topic: programming languages

Everything I’ve written on the subject, from the beginning of this version of the site.

I may also have written on this on earlier versions of my website:

  1. 2006 – 2011 (link coming soon!)
  2. did not have a blog!
  3. 2012 – 2013 (link coming soon!)
  4. 2014 – 2019
  • 2020

    • Mar

      • 01

        • 14:33 — NOTES

          Zig is the first language that I’ve seen which seems interested in seriously playing in the same space as Rust.

          And it does it in a substantially different way, which I like! It feels (reading docs) kind of like a doing the kinds of things Rust does but with C instead of C++ as its direct competitor.”

        • 18:09 — NOTES

          After digging in further: Zig is not doing quite what Rust is. It is an updated C, which eliminates some of the worst foot-guns, but fundamentally does not try to eliminate memory-unsafety… which profoundly disappoints me, even if I still wish Zig success.

    • Aug

      • 08

        • 17:36 — NOTES

          Finally decided to pick Seven Languages in Seven Weeks. I guess I’m finally going to have to spend more than twenty minutes with Ruby. 😅 (I’m mostly excited about Prolog, Clojure, and Haskell.)

    • Sep

    • Oct

    • Nov

      • 03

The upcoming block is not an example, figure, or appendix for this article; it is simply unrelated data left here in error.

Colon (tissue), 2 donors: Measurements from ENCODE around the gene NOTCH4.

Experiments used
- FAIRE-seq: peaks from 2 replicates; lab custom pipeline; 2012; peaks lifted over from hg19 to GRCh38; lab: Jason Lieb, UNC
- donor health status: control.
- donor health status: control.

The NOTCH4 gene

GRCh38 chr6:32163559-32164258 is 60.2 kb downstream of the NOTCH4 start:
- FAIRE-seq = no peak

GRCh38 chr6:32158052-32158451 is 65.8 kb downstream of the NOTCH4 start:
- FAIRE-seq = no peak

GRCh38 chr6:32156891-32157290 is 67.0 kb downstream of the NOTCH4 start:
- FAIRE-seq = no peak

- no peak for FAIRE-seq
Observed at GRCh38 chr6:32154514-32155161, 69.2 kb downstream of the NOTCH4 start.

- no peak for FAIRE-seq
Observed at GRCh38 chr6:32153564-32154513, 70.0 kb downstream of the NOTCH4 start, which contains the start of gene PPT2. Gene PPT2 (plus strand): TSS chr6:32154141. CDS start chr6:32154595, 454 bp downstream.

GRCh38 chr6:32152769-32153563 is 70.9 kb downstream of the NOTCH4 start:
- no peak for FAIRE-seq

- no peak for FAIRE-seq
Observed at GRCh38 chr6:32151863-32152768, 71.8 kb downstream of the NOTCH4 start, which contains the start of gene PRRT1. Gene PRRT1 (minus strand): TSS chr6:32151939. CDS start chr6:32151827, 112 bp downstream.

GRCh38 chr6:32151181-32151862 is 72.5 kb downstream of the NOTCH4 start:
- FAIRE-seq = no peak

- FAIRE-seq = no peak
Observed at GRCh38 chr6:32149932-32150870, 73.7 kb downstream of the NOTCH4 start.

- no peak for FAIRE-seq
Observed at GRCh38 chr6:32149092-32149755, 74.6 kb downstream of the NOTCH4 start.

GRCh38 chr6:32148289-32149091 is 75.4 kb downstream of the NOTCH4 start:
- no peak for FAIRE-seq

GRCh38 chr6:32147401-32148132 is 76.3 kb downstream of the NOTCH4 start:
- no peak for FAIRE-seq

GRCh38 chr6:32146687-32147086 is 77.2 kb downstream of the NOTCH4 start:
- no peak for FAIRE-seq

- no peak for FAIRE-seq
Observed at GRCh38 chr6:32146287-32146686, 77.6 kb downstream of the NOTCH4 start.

• 08:13 — NOTES

          I do believe my weekend adventures in Prolog slightly broke me. I keep trying to end statements in JavaScript this morning with periods instead of semicolons. 😂

  • 2021

    • Jan

    • Mar

    • Jun

      • 16

        • 07:54 — NOTES

          One reason I’m keen on programming languages as a tool for advancing software development is because reversion to the mean is real: working in JavaScript, I see daily how language affordances can make it easy for developers to do things which are terrible for maintenance… and make it hard for developers to do things which are good for maintenance, for just one example.

          I could, and perhaps in a future post will, expand on a list of other things language affordances affect! The key, though, is the recognition that language affordances matter enormously, even if you can write FORTRAN in any language.”